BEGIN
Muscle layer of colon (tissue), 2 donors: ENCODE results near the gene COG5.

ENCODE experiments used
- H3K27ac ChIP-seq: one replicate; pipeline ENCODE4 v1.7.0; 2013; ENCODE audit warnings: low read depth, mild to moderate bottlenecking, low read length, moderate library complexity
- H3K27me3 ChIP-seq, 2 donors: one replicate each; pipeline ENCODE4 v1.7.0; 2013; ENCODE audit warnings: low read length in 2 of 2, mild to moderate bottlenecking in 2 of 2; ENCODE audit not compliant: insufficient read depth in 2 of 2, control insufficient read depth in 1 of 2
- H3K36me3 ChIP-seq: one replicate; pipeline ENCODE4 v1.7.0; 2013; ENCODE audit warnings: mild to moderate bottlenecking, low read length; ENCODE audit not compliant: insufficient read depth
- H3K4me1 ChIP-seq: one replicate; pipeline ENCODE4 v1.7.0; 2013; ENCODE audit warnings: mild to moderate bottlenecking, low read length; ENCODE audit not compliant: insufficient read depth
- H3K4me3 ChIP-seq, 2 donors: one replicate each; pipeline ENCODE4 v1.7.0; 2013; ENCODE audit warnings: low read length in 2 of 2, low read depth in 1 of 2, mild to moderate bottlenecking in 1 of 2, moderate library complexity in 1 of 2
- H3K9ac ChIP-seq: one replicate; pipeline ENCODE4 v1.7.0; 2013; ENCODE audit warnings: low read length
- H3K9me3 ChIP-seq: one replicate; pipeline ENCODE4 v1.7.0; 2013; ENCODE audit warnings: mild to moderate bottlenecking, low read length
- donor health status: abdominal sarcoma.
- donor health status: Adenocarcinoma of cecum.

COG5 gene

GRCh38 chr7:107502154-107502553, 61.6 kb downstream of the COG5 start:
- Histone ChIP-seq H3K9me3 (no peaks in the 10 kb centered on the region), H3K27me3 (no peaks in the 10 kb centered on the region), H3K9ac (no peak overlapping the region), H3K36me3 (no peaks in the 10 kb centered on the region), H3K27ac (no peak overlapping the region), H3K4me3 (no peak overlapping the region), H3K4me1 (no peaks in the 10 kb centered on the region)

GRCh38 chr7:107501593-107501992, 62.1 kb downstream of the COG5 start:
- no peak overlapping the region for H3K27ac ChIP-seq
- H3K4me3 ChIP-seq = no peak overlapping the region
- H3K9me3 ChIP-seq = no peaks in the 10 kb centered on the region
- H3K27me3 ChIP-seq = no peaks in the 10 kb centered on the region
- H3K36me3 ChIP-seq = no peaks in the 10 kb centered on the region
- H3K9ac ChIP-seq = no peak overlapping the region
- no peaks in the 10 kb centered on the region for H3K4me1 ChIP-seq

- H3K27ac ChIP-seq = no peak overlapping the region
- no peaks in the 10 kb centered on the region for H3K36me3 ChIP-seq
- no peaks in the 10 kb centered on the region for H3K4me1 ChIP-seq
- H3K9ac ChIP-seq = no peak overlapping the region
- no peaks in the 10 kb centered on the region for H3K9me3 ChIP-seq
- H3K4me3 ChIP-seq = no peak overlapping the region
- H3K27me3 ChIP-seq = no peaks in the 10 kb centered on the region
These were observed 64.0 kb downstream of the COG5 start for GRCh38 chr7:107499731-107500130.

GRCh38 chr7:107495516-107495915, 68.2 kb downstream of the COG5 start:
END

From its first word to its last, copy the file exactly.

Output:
Muscle layer of colon (tissue), 2 donors: ENCODE results near the gene COG5.

ENCODE experiments used
- H3K27ac ChIP-seq: one replicate; pipeline ENCODE4 v1.7.0; 2013; ENCODE audit warnings: low read depth, mild to moderate bottlenecking, low read length, moderate library complexity
- H3K27me3 ChIP-seq, 2 donors: one replicate each; pipeline ENCODE4 v1.7.0; 2013; ENCODE audit warnings: low read length in 2 of 2, mild to moderate bottlenecking in 2 of 2; ENCODE audit not compliant: insufficient read depth in 2 of 2, control insufficient read depth in 1 of 2
- H3K36me3 ChIP-seq: one replicate; pipeline ENCODE4 v1.7.0; 2013; ENCODE audit warnings: mild to moderate bottlenecking, low read length; ENCODE audit not compliant: insufficient read depth
- H3K4me1 ChIP-seq: one replicate; pipeline ENCODE4 v1.7.0; 2013; ENCODE audit warnings: mild to moderate bottlenecking, low read length; ENCODE audit not compliant: insufficient read depth
- H3K4me3 ChIP-seq, 2 donors: one replicate each; pipeline ENCODE4 v1.7.0; 2013; ENCODE audit warnings: low read length in 2 of 2, low read depth in 1 of 2, mild to moderate bottlenecking in 1 of 2, moderate library complexity in 1 of 2
- H3K9ac ChIP-seq: one replicate; pipeline ENCODE4 v1.7.0; 2013; ENCODE audit warnings: low read length
- H3K9me3 ChIP-seq: one replicate; pipeline ENCODE4 v1.7.0; 2013; ENCODE audit warnings: mild to moderate bottlenecking, low read length
- donor health status: abdominal sarcoma.
- donor health status: Adenocarcinoma of cecum.

COG5 gene

GRCh38 chr7:107502154-107502553, 61.6 kb downstream of the COG5 start:
- Histone ChIP-seq H3K9me3 (no peaks in the 10 kb centered on the region), H3K27me3 (no peaks in the 10 kb centered on the region), H3K9ac (no peak overlapping the region), H3K36me3 (no peaks in the 10 kb centered on the region), H3K27ac (no peak overlapping the region), H3K4me3 (no peak overlapping the region), H3K4me1 (no peaks in the 10 kb centered on the region)

GRCh38 chr7:107501593-107501992, 62.1 kb downstream of the COG5 start:
- no peak overlapping the region for H3K27ac ChIP-seq
- H3K4me3 ChIP-seq = no peak overlapping the region
- H3K9me3 ChIP-seq = no peaks in the 10 kb centered on the region
- H3K27me3 ChIP-seq = no peaks in the 10 kb centered on the region
- H3K36me3 ChIP-seq = no peaks in the 10 kb centered on the region
- H3K9ac ChIP-seq = no peak overlapping the region
- no peaks in the 10 kb centered on the region for H3K4me1 ChIP-seq

- H3K27ac ChIP-seq = no peak overlapping the region
- no peaks in the 10 kb centered on the region for H3K36me3 ChIP-seq
- no peaks in the 10 kb centered on the region for H3K4me1 ChIP-seq
- H3K9ac ChIP-seq = no peak overlapping the region
- no peaks in the 10 kb centered on the region for H3K9me3 ChIP-seq
- H3K4me3 ChIP-seq = no peak overlapping the region
- H3K27me3 ChIP-seq = no peaks in the 10 kb centered on the region
These were observed 64.0 kb downstream of the COG5 start for GRCh38 chr7:107499731-107500130.

GRCh38 chr7:107495516-107495915, 68.2 kb downstream of the COG5 start: